Simultaneous reference to FIGS. 13 and 15 will reveal that a carriage is provided for roller 224 by complementary drive-rod mounting assemblies 232. Roller mounting pins 228 project from drive-rod mounting assemblies 232, and roller 224 is mounted on mounting pins 228 for rotation relative to the carriage. The carriage further includes generally circular motor mounting plates 220, which are integral with the interior walls of the drive-rod mounting assemblies 232. As will be appreciated in light of the description below, motor mounting plates 220 press inwardly against the ends of the motor to hold it in place relative to the carriage and prevent it from rotating. Motor shaft 222 extends through holes in the motor mounting plates 220 and has drive pinions 216 that engage teeth in vertically extending stationary racks 234 (FIG. 15). By operation of motor 226, pinion 216 is rotated, causing it to move along rack 234 and accordingly carry the carriage and roller 224 with it.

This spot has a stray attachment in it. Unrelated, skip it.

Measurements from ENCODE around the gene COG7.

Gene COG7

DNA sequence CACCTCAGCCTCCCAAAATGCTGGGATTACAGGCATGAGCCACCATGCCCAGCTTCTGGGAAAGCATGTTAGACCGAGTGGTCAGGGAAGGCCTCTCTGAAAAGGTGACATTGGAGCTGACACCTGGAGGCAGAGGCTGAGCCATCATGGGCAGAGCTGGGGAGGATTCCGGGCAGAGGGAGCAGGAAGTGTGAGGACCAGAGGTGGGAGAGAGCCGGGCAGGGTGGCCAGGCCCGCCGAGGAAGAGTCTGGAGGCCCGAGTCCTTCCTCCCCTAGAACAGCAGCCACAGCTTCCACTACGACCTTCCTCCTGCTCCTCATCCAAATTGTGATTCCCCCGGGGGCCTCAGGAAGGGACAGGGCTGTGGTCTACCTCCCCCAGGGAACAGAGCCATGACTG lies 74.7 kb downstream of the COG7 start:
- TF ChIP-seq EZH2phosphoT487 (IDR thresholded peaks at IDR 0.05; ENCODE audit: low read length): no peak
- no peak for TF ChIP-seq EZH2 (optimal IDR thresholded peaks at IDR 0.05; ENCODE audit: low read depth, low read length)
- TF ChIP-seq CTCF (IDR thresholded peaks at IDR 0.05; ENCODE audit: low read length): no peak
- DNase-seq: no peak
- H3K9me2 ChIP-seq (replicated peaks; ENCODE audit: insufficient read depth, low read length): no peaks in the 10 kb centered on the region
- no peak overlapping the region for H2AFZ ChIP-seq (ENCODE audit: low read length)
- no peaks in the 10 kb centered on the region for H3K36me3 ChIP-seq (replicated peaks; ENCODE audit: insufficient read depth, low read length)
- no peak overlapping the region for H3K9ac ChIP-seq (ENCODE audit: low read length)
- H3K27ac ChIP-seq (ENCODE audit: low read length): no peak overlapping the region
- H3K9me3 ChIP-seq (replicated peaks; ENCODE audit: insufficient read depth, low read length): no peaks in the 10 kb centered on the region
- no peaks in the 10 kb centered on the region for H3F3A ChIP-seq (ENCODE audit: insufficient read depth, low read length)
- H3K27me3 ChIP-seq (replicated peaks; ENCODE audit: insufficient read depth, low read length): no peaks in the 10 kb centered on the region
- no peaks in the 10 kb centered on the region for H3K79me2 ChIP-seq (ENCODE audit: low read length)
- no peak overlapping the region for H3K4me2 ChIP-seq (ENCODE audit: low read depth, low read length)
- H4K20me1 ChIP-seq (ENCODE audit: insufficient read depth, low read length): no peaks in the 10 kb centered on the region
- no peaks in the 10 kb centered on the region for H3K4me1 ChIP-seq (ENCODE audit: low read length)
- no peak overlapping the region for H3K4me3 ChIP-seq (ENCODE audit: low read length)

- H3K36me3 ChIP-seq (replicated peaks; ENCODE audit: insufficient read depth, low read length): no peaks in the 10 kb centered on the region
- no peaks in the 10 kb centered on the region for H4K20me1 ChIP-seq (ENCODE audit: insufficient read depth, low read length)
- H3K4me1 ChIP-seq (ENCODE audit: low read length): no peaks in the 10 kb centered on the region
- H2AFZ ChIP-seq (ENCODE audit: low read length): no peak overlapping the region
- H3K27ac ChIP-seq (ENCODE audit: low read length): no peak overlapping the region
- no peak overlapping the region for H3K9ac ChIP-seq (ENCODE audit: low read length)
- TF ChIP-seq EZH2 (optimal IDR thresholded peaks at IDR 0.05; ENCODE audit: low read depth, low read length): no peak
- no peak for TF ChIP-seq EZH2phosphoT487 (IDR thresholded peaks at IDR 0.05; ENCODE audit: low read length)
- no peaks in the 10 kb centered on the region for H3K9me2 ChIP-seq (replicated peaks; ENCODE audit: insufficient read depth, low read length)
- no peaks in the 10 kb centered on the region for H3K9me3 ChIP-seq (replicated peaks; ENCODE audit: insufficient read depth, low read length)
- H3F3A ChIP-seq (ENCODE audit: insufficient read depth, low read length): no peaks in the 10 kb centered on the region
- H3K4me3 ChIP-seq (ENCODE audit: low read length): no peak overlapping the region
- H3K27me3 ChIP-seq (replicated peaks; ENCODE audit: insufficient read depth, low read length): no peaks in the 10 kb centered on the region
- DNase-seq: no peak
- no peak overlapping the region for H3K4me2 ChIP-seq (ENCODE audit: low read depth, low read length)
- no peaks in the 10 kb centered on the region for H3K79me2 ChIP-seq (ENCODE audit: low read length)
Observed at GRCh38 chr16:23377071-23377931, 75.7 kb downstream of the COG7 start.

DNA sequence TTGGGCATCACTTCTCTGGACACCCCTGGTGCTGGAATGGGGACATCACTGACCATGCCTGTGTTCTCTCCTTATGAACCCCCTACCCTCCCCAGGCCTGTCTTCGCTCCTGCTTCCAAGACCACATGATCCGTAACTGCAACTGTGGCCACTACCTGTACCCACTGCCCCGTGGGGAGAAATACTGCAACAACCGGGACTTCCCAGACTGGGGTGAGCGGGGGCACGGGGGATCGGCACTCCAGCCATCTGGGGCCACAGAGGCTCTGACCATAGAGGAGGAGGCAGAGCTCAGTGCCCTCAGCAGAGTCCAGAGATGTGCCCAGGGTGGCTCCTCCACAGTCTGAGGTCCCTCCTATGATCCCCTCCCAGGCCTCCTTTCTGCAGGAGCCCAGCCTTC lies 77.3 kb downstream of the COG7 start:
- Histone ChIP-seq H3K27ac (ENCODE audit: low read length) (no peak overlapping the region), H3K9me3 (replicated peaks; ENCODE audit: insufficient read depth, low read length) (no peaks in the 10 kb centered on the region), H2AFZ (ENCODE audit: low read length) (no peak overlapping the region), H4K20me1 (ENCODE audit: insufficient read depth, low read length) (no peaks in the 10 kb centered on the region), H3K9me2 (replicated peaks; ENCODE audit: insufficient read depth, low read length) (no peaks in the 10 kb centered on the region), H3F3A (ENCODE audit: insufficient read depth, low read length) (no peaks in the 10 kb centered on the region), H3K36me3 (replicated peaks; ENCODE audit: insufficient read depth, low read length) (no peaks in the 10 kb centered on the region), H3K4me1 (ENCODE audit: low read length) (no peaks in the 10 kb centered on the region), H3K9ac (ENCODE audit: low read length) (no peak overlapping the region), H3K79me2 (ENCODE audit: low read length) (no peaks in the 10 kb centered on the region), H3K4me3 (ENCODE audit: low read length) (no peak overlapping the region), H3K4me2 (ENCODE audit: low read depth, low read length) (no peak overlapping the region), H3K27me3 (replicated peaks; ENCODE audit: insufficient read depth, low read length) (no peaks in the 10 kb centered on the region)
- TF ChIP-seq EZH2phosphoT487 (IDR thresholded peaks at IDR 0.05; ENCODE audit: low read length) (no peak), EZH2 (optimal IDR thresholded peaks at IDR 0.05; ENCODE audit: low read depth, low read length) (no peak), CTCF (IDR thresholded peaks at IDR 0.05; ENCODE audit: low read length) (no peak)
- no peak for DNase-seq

Complementary racks 234 bear inwardly against motor mounting plates 220. Frictional force accordingly prevents rotation of the body of motor 226 relative to plates 220. Drive-rod mounting assembly 232 bears against the reverse side of stationary rack 234 and follows the track defined by the reverse side of rack 234 and a guide post 230 that extends vertically on the side of drive-rod mounting assembly 232 opposite stationary rack 234. This keeps pinions 216 engaged with racks 234.